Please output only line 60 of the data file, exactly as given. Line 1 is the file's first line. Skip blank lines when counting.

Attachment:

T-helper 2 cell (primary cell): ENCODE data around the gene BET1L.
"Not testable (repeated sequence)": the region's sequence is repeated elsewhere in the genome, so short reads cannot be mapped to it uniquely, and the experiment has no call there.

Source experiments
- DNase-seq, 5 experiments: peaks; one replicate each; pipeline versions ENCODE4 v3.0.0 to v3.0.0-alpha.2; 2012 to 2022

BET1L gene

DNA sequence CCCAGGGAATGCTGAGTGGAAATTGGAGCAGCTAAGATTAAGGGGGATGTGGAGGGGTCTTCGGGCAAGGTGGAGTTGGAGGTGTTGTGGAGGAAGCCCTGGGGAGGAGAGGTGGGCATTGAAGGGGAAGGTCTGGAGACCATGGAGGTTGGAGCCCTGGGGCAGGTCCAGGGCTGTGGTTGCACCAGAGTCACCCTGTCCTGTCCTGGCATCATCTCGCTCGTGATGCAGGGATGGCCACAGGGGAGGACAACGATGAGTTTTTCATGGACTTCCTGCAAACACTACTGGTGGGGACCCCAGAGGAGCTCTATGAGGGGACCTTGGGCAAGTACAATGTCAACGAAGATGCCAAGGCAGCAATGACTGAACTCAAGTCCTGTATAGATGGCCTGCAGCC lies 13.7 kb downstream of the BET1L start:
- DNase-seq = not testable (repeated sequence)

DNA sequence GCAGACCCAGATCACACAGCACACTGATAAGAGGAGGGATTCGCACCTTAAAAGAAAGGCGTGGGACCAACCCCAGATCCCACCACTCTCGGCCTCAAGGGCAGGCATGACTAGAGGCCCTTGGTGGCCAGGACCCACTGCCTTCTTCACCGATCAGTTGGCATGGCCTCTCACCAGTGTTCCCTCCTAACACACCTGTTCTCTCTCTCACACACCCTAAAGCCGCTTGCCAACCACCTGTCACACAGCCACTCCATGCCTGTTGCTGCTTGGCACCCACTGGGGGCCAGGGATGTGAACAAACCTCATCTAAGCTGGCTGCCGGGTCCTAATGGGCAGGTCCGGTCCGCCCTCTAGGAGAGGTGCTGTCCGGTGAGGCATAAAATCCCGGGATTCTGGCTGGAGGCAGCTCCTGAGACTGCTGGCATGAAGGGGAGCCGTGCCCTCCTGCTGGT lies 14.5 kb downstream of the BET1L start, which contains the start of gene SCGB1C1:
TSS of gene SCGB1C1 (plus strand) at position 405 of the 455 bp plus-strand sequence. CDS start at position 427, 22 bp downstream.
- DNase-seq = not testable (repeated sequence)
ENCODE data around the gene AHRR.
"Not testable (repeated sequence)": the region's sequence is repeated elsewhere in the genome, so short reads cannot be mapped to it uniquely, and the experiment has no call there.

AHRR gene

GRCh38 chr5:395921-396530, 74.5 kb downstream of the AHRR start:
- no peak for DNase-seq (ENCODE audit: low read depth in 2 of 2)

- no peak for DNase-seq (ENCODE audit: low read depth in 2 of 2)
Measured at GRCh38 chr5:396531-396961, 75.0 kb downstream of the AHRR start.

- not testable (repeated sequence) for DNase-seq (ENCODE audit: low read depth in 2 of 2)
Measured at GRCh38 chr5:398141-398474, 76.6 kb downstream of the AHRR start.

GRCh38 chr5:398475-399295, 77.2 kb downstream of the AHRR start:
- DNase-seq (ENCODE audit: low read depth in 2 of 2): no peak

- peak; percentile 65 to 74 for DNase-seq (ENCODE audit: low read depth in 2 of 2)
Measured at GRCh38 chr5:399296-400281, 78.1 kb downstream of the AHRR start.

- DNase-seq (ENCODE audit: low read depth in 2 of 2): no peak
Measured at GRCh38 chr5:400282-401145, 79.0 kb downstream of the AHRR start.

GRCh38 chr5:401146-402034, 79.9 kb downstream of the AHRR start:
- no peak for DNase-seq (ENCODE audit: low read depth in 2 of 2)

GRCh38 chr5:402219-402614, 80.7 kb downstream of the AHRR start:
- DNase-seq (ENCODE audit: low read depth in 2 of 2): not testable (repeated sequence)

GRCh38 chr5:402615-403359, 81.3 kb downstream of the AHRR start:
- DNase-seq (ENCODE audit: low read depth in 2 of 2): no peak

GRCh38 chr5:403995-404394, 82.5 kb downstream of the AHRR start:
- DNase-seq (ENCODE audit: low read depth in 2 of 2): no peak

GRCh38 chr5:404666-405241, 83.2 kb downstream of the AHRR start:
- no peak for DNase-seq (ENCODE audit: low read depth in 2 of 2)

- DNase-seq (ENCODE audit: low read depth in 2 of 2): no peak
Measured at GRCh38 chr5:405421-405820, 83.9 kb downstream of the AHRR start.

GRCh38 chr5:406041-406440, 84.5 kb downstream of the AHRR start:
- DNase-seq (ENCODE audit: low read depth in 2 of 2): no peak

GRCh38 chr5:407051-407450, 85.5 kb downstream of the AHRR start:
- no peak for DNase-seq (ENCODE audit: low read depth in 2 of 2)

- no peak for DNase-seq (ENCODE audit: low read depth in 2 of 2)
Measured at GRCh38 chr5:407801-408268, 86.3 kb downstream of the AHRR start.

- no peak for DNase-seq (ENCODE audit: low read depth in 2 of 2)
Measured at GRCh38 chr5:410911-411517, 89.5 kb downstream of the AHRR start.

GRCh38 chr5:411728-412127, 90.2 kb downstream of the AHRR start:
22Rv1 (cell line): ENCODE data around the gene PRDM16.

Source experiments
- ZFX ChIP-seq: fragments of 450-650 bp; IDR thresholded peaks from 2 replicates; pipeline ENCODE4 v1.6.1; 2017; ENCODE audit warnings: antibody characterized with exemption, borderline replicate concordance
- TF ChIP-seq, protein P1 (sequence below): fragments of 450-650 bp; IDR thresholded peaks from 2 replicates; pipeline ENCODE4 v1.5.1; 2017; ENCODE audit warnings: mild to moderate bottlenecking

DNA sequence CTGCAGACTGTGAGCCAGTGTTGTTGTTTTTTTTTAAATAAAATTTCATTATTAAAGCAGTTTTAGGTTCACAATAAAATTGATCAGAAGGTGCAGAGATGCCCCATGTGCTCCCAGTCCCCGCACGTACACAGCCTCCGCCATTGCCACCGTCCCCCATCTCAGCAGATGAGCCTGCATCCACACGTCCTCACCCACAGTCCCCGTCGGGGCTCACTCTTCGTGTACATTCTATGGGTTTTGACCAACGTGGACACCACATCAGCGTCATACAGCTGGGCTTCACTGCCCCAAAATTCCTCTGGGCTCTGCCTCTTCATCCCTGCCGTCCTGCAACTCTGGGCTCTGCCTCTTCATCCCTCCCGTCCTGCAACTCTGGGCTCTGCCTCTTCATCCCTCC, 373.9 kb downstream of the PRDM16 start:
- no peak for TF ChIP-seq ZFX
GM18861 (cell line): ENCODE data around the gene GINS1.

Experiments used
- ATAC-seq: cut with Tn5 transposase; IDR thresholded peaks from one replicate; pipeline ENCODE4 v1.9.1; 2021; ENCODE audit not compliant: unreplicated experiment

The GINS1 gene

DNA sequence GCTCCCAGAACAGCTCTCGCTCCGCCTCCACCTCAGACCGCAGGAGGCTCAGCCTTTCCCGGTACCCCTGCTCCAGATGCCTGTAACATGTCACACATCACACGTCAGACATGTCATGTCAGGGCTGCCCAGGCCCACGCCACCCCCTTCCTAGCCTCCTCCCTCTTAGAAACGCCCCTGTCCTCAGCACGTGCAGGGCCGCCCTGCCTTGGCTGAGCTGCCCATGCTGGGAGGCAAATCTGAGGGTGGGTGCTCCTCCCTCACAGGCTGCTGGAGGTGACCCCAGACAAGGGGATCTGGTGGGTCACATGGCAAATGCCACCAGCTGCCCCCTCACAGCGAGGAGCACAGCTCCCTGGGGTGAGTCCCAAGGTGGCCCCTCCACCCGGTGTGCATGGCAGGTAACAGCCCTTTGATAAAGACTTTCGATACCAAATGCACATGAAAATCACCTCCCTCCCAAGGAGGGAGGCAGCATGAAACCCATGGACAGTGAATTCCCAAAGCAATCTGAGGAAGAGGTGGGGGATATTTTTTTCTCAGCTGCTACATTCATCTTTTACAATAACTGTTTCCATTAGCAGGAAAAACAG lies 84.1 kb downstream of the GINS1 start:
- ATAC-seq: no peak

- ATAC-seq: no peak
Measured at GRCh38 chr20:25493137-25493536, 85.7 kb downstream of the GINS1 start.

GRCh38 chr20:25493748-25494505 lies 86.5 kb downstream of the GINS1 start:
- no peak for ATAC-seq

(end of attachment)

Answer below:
Measured at GRCh38 chr20:25493137-25493536, 85.7 kb downstream of the GINS1 start.